THE LITTLE SOLDIER. 173
"How much are they?" said the princess.
"Fifty crowns each."
"Fifty crowns! But what is there so very precious about them? Do they give one wit or will they increase one's beauty?"
"They could not increase what is perfect already, fair princess, but still they might add something."
Eolling stones gather no moss, but they sometimes gain polish; and the months which John had spent in roaming about the world had not been wasted. Such a neatly turned compliment flattered Ludovine.
"What will they add?" she smilingly asked.
"You will see, fair princess, when you taste them. It will be a surprise for you."
Ludovine's curiosity was aroused. She drew out the purse and shook out as many little heaps of 50 crowns as there were plums in the basket. The little soldier was seized with a wild desire to snatch the purse from her and proclaim her a thief, but he managed to control himself.
His plums all sold, he shut up shop, took off his disguise, changed his inn, and kept quiet, waiting to see what would happen.
No sooner had she reached her room than the princess exclaimed, "Now let us see what these fine plums can add to my beauty," and throwing off her hood, she picked up a couple and ate them.
Imagine with what surprise and horror she felt all of a sudden that something was growing out of her forehead. She flew to her mirror and uttered a piercing cry.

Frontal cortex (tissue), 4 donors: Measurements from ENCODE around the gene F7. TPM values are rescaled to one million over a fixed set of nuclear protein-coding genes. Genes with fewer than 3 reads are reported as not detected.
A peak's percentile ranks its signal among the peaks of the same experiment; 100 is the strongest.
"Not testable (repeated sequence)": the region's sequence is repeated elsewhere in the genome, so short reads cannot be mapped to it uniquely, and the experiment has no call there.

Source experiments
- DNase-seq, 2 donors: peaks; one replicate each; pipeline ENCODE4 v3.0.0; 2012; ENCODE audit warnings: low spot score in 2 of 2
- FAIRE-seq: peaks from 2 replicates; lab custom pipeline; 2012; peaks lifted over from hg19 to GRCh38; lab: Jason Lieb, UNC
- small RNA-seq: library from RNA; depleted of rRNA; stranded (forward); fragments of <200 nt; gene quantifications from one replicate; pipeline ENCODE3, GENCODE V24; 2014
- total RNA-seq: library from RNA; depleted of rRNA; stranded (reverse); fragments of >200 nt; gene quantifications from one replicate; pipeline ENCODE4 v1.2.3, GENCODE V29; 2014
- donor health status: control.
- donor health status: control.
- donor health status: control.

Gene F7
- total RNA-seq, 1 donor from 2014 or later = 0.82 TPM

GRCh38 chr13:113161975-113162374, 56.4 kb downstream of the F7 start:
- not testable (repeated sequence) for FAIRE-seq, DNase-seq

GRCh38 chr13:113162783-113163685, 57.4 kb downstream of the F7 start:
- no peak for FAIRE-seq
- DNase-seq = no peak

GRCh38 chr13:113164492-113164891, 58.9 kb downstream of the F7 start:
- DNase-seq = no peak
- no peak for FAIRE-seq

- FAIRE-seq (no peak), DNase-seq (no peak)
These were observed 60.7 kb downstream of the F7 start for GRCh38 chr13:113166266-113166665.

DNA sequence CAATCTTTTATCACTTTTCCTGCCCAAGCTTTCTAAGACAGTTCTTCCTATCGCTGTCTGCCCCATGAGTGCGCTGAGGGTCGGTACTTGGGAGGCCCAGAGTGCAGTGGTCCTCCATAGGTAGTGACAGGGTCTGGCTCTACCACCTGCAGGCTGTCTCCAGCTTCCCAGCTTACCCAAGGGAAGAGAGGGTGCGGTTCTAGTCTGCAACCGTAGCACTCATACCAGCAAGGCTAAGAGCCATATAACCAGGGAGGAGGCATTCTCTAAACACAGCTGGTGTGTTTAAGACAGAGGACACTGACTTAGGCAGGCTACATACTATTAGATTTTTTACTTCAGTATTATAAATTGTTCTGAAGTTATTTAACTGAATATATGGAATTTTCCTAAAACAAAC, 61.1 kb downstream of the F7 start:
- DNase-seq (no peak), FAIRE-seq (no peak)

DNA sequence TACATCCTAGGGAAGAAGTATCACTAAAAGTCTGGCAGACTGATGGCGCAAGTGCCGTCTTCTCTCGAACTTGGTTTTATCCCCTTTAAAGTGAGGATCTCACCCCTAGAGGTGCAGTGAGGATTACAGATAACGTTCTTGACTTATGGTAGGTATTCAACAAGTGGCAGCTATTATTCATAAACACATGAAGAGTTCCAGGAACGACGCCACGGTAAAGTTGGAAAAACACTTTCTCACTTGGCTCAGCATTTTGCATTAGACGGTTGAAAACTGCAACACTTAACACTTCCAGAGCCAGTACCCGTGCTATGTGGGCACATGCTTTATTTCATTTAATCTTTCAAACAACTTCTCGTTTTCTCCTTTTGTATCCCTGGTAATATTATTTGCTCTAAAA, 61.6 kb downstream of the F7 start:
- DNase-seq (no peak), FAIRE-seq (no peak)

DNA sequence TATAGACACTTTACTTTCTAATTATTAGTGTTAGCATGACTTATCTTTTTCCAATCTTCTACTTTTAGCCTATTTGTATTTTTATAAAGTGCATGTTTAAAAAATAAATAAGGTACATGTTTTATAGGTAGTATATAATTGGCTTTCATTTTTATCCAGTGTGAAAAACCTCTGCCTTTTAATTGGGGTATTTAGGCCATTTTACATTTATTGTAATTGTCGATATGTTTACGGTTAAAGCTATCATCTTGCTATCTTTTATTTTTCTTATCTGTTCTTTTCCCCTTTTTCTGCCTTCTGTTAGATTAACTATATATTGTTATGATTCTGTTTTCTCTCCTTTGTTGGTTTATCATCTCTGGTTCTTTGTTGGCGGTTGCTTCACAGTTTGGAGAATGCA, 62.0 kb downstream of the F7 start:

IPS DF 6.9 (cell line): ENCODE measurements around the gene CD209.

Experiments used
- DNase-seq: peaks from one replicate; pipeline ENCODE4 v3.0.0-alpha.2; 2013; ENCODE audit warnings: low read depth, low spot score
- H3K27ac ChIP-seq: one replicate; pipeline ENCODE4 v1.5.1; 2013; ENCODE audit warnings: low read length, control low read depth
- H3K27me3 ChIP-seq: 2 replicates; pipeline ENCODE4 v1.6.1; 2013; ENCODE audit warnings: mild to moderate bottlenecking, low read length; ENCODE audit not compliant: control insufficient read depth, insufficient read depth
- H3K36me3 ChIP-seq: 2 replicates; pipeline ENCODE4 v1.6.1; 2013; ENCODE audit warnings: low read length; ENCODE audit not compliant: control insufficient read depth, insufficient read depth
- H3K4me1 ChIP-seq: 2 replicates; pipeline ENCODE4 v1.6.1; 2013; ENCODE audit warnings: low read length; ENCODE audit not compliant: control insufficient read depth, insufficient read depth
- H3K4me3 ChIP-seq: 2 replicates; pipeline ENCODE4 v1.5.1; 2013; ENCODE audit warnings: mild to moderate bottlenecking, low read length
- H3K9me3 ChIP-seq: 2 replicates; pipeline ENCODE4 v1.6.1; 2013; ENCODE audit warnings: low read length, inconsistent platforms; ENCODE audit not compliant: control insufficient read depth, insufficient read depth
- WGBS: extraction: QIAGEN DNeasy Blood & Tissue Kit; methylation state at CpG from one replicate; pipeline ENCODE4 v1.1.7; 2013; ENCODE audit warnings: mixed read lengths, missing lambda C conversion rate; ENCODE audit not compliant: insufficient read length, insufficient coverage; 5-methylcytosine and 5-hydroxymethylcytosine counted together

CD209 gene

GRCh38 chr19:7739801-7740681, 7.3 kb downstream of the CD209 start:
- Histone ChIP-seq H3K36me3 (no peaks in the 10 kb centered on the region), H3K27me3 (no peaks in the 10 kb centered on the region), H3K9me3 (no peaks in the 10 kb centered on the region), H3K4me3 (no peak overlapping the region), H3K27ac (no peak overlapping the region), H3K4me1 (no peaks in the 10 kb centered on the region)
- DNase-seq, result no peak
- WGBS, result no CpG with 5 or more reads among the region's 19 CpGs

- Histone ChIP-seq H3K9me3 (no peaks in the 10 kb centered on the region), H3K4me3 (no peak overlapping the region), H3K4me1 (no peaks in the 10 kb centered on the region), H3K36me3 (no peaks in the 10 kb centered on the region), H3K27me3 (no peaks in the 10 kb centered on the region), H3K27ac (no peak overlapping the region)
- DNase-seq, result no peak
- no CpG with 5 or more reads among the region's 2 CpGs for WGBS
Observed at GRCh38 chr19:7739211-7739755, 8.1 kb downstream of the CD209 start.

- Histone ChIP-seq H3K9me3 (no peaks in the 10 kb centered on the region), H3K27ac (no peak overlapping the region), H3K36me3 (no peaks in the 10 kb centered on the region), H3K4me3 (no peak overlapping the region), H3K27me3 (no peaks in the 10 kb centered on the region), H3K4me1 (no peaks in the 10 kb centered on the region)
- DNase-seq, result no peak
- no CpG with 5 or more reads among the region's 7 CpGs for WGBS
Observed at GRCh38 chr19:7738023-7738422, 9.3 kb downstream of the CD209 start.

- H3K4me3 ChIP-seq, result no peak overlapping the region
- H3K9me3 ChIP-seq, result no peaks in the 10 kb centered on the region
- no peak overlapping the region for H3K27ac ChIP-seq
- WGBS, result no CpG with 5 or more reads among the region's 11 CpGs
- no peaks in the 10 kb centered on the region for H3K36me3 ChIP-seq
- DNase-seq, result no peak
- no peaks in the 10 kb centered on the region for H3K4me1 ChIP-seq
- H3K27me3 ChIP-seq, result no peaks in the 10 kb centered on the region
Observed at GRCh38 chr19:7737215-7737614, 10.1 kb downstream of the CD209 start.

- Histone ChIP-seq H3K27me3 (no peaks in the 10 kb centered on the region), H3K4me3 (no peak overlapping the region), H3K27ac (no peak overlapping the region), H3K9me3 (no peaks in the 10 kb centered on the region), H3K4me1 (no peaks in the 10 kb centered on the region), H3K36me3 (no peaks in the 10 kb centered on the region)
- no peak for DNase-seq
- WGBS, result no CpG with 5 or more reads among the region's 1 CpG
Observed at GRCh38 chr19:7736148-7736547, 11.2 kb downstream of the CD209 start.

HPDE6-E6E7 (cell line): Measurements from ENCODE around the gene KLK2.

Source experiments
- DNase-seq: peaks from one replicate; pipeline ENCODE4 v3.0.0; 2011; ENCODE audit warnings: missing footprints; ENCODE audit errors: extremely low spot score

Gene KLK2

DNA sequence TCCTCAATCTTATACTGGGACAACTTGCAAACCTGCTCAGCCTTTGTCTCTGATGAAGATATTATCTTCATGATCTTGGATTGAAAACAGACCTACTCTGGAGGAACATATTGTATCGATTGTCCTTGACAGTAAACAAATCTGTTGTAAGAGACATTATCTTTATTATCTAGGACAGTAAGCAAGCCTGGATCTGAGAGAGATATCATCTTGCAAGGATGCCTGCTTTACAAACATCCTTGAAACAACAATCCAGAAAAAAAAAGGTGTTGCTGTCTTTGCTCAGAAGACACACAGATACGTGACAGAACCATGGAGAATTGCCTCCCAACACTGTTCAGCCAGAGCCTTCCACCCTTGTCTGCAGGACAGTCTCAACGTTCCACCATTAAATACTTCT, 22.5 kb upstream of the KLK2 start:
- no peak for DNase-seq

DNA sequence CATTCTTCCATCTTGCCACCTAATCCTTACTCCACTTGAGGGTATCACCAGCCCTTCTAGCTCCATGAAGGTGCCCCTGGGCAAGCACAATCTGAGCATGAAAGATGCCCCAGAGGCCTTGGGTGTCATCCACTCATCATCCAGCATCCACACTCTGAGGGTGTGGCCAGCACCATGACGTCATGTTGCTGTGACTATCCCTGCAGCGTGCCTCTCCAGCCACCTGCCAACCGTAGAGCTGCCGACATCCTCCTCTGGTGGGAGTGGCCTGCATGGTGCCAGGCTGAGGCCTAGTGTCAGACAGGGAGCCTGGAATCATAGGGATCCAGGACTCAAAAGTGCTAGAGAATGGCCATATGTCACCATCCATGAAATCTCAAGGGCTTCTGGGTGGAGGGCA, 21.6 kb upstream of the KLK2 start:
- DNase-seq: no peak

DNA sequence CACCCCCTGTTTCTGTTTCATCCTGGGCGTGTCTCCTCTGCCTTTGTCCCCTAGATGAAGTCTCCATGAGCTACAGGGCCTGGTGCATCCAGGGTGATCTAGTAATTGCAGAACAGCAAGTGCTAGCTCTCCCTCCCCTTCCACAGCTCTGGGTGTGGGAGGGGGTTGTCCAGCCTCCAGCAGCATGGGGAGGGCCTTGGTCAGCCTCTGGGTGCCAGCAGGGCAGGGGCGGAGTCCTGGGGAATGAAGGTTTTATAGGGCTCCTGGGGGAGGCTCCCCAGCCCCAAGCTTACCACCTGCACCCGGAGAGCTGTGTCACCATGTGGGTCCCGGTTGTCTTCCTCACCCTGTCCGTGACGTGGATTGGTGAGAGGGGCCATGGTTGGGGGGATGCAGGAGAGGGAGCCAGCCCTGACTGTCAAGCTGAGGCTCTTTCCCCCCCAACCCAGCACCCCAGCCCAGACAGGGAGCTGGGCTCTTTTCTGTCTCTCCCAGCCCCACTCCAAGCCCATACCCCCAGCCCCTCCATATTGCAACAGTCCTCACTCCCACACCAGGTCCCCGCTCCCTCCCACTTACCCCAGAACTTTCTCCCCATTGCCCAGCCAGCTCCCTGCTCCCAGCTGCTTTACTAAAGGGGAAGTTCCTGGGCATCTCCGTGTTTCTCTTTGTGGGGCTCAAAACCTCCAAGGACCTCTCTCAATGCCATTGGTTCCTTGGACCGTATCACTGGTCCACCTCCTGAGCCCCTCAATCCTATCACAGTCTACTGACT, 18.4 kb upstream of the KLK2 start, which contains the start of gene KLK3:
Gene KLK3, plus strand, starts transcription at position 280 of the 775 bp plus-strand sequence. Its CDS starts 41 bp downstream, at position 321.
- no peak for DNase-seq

"Horns! so that was what he promised me! Let some one find the plum-seller at once and bring him to me! Let his nose and ears be cut off! Let him be flayed alive or burned at a slow fire and his ashes scattered to the winds! Oh, I shall die of shame and despair!"
Her women ran at the sound of her screams and tried to wrench off the horns, but it was of no use, and they only gave her a violent headache.
The king then sent round a herald to proclaim that he would give the hand of the princess to any one who would rid her of her strange ornaments. So all the doctors and sorcerers and surgeons in the Low Countries and the neighboring kingdoms thronged to the palace, each with a remedy of his own. But it was all no good, and the